Building standards for the future we want

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By Clare Naden
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Despite the international community’s best efforts, extreme weather events and slow-onset climate change continue to wreak havoc on our lives and livelihoods. Adaptation measures, however, will help us prepare for the worst – and new ISO standards are filling a gap by providing a badly needed high-level framework, helping organizations to cope and adapt.

Ever since the first Earth Summit in Rio in 1992, the climate change mitigation race has been on. From summit to summit, governments everywhere were urged to put in place measures to bring greenhouse gas (GHG) emissions down, along with Earth’s temperature.

Solar panel incentive schemes, hydroelectric dams, wind farms, electric transport and recycling campaigns are just some of the ways the world is tackling the issue – and yet, according to The Emissions Gap Report 2017 published by UN Environment, total global GHG emissions continue to rise, although the rate of growth has decreased over the past few years.

Paying the price

We all continue to pay a high penalty, not only in fatalities and injuries from extreme weather events, but also in financial terms, with livelihoods lost, communities destroyed and massive rebuilding required. Last year, for example, was the costliest on record for insurance pay-outs from natural disasters, with the most expensive hurricane season ever known in the United States and devastating floods in South Asia.

Extreme weather, made worse by climate change, along with the health impacts of burning fossil fuels, has cost the US economy at least USD 240 billion a year over the past ten years, according to the report The Economic Case for Climate Action in the United States, published by the Universal Ecological Fund, a non-profit that disseminates scientific data to address climate change.

Sandbags used as flood protection, with flooded homes in the background.

In the UK, extreme water events, such as droughts or floods, attributed to climate change, have been taking a toll on both communities and business. Anglian Water, the UK’s largest water and water recycling company, can vouch for that. “Over the last 40 years, there have been a number of droughts far worse than anyone had planned for, which had a big impact on our customers in terms of severe water restrictions,” said Christopher Hayton, Anglian Water’s Head of Public Affairs.

“At the same time, flood events are becoming far more difficult to predict, increasing risk, not only for our customers, but also for our own vital assets. These risks are being compounded by the rapid economic and housing growth that is forecast over the next 25 years.”

Urban migration, of course, is not just a challenge for the UK, it is a worldwide issue that will have a huge impact on global resources that are already under strain. Add to that the continued growth in the world’s population – projected to reach 9.7 billion by 2050, according to the United Nations Department of Economic and Social Affairs – and the pressure on our environment is not likely to lift any time soon.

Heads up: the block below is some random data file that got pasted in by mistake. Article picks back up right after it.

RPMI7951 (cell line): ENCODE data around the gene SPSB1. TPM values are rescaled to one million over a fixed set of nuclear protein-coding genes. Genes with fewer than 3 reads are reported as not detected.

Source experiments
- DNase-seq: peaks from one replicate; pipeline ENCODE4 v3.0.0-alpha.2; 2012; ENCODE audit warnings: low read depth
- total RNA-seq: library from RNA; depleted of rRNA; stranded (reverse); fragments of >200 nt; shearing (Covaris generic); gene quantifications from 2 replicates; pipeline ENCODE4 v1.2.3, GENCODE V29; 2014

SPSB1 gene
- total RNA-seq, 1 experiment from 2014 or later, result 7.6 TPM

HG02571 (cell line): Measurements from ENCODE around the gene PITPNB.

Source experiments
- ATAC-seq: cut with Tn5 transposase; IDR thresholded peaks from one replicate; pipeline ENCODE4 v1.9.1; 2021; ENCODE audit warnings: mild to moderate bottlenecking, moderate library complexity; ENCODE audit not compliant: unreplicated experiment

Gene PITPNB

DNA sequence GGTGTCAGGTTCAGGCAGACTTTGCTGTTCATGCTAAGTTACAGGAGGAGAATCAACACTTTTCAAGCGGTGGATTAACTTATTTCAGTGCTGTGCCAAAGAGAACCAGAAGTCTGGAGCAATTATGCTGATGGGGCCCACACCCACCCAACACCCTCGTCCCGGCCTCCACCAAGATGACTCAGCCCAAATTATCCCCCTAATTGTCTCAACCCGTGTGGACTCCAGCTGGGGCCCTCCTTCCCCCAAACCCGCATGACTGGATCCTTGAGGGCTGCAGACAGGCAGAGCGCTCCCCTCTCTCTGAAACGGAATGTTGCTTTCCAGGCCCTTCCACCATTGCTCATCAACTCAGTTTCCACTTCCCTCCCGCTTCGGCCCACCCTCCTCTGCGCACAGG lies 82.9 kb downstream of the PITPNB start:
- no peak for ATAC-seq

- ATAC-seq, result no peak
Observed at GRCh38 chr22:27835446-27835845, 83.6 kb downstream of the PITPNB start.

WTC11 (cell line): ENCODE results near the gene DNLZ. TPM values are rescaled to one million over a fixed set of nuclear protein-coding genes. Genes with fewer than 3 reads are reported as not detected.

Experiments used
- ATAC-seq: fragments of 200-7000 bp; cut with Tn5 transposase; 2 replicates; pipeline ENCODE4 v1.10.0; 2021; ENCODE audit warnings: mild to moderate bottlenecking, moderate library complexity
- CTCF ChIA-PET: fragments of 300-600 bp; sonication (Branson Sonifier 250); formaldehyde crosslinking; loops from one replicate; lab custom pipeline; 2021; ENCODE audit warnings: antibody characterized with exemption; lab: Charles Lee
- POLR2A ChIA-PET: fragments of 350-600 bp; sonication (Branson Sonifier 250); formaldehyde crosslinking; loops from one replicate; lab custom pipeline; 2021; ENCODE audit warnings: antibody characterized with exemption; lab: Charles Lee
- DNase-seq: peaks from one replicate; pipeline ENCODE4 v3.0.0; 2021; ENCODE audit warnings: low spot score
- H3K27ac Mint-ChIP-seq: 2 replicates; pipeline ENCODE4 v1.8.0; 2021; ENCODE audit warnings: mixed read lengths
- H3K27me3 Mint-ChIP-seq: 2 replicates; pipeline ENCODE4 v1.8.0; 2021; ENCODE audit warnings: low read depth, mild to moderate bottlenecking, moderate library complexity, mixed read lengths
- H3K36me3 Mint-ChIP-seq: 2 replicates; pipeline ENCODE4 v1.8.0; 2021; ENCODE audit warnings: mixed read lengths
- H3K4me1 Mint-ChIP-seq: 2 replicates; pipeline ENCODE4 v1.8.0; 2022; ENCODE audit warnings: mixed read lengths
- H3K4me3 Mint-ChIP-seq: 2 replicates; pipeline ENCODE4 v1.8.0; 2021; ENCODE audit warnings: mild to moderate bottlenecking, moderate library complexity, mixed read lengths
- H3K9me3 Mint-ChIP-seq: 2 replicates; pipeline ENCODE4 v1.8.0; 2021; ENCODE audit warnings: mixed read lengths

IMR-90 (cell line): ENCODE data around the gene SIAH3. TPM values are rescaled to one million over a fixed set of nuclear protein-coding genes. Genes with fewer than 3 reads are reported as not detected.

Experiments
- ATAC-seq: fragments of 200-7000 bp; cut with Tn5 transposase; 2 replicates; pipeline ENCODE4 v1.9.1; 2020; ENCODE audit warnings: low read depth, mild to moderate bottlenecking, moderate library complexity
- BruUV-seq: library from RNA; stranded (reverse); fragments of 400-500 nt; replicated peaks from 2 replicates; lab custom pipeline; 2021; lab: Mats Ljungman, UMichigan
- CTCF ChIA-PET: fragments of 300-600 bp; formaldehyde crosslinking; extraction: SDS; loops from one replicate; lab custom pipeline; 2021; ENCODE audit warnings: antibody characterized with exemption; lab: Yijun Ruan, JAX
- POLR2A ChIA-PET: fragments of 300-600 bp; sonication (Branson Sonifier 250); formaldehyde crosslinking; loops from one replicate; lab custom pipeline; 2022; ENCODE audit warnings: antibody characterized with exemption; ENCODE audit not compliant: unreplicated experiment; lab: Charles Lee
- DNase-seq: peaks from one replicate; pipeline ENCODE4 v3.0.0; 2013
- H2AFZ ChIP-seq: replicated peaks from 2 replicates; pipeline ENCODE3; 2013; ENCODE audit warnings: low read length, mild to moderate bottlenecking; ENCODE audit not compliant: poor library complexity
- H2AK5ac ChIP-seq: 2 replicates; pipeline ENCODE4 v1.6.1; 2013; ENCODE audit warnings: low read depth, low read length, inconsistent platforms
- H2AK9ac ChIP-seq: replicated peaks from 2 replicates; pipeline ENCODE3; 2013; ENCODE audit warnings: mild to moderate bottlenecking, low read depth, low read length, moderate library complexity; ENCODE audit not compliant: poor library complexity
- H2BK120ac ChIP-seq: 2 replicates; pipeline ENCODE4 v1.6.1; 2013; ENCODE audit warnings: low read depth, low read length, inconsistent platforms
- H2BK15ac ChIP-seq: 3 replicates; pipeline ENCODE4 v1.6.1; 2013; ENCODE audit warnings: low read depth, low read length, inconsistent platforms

Taking appropriate action

There is no denying that the world needs to have measures in place to cope with the adverse weather effects this will bring. One important measure is adaptation to climate change, i.e. taking appropriate action now to prevent or minimize damage when disaster hits, helping to save lives and money.

Although adaptation plans are already in place in some countries, more needs to be done, according to Zelina Zaiton Ibrahim, Vice-Chair of ISO’s subcommittee SC 7, Greenhouse gas management and related activities, of technical committee ISO/TC 207, Environmental management.

“Studies published last year have shown a direct link between human causes of climate change and recent extreme weather events experienced,” she said. “Thus, the actions required to mitigate climate change and measures for adaptation must be done hand in hand. Mitigation and adaptation are two sides of the same coin in tackling climate change.”

At the United Nations Climate Change Conference in 2016 (COP22), one year after the Paris Agreement, USD 100 billion were pledged annually until 2020 to help developing countries, some of the worst affected by climate change, to both reduce their emissions and adapt to climate change. Of that, USD 20 billion will be dedicated to adaptation. Then at COP23 in 2017, a number of initiatives were launched to help countries adapt to the realities of climate change. One initiative is to help protect people living in Small Island Developing States from the health impacts of climate change; another is to improve the climate resilience of women in the Sahel region of Africa, between the Sahara and the Sudanian Savanna.

Crosswalk scene on a rainy day in Tokyo, Japan.

Governments and national authorities are also putting into place national adaptation plans, which often require businesses and industries to submit progress reports regularly. Japan, for example, launched its Climate Change Adaptation Strategy in January 2017 to contribute to the Paris Agreement, with many local governments developing their own adaptation measures to fit.